The Indian bond market is exhibiting turbulence again. Yields on the 10-year bond are on a 17-month high. Concerns over inflation and the Union government’s record level borrowing have spooked the market. Yield on the benchmark 10-year bond hovered around 8% on Tuesday.
In bond markets, interest due on bonds (called the yield) and their price are inversely related. A higher yield implies a lower bond price. The current fall in the market is largely due to a combination of worries over inflation and the government’s borrowing programme (that begins in April). These worries are also reflected in the five-year interest rate swap, an instrument used for protection against volatility in borrowing costs, which has risen in recent days.
The Union government’s opacity on how it will manage its gigantic borrowing of Rs4.57 trillion in 2010-11, its inability to meet revenue deficit targets in the coming years (that could lead to increased borrowing later) and a flawed communication strategy have not helped matters. The borrowing level is slightly higher than this fiscal (Rs4.51 trillion), but the two figures are not comparable. Last year the Reserve Bank of India (RBI) engaged in unprecedented open market operations to provide liquidity to frozen credit markets. This luxury will be unavailable this year. Plus the demand for money from private firms was low last year. It has picked up this year as the economy paces ahead. The expected increase in the policy rates by RBI, too, is on the radar of bond traders. When seen together, these factors have, and will continue to, keep the market jittery.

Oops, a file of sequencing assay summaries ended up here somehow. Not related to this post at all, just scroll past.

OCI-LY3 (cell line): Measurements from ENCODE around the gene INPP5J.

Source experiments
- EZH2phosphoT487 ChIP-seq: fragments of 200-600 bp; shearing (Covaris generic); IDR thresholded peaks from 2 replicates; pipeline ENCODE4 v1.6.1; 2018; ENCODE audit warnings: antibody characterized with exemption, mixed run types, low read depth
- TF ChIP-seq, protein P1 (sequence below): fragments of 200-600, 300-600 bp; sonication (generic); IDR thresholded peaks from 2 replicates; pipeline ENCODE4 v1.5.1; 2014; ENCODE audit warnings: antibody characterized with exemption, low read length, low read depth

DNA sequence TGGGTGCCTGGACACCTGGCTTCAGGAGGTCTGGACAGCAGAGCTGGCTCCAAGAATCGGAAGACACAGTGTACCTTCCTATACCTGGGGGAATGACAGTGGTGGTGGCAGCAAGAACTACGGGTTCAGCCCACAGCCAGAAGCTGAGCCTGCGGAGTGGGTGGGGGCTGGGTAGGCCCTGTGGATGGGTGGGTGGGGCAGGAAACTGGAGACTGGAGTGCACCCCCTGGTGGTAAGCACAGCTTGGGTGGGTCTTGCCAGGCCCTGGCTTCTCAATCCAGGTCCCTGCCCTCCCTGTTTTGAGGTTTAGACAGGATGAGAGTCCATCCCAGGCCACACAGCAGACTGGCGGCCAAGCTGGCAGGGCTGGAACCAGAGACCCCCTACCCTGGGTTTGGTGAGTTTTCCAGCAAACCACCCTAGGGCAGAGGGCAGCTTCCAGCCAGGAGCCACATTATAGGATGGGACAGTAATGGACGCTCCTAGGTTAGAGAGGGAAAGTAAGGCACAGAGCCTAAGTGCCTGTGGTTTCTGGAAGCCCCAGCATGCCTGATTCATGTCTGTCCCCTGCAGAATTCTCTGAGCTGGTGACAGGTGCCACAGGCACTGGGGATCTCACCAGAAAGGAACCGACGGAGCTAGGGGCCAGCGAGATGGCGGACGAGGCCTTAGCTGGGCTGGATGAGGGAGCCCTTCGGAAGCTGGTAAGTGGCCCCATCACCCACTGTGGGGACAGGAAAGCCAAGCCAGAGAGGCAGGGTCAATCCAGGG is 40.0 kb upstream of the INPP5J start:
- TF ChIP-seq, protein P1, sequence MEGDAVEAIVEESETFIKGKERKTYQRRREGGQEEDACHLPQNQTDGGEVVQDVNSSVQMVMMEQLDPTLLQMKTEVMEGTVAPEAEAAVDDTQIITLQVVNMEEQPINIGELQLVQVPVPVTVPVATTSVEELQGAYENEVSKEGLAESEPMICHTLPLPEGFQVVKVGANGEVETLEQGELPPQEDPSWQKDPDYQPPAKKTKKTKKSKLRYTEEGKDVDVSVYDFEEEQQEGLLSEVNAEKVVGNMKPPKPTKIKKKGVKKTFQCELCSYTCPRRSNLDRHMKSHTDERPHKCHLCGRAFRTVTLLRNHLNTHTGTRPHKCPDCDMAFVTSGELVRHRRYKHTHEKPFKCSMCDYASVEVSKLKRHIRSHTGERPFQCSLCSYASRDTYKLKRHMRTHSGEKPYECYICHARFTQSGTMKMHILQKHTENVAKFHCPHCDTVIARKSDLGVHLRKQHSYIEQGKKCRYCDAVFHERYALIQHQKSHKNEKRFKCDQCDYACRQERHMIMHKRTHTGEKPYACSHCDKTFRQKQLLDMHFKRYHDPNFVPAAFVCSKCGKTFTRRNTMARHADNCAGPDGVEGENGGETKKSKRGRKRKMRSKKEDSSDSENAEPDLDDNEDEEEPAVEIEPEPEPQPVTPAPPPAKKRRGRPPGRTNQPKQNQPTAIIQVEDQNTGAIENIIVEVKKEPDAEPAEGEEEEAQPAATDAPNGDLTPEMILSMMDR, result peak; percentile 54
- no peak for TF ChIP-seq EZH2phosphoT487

As Mint reported on Tuesday, the government plans to tell Parliament later this month how it overstated the revenue deficit figures due to an accounting classification problem. The government feels it has overstated the revenue deficit because part of the money was spent on creating infrastructure and not government consumption. This is akin to pulling the wool over the eyes of the markets.
The measure is addressed to rating agencies and tries to resolve the problems that Indian companies may face when they borrow money in overseas markets. Such efforts only create more confusion and uncertainty in the bond market. There are simply too many imponderables with such a strategy, if it can be called that. It may, if rating agencies buy the government line, ease borrowing for Indian firms abroad. But because it has the potential to roil the local bond market, they could make it harder for private firms to borrow locally.
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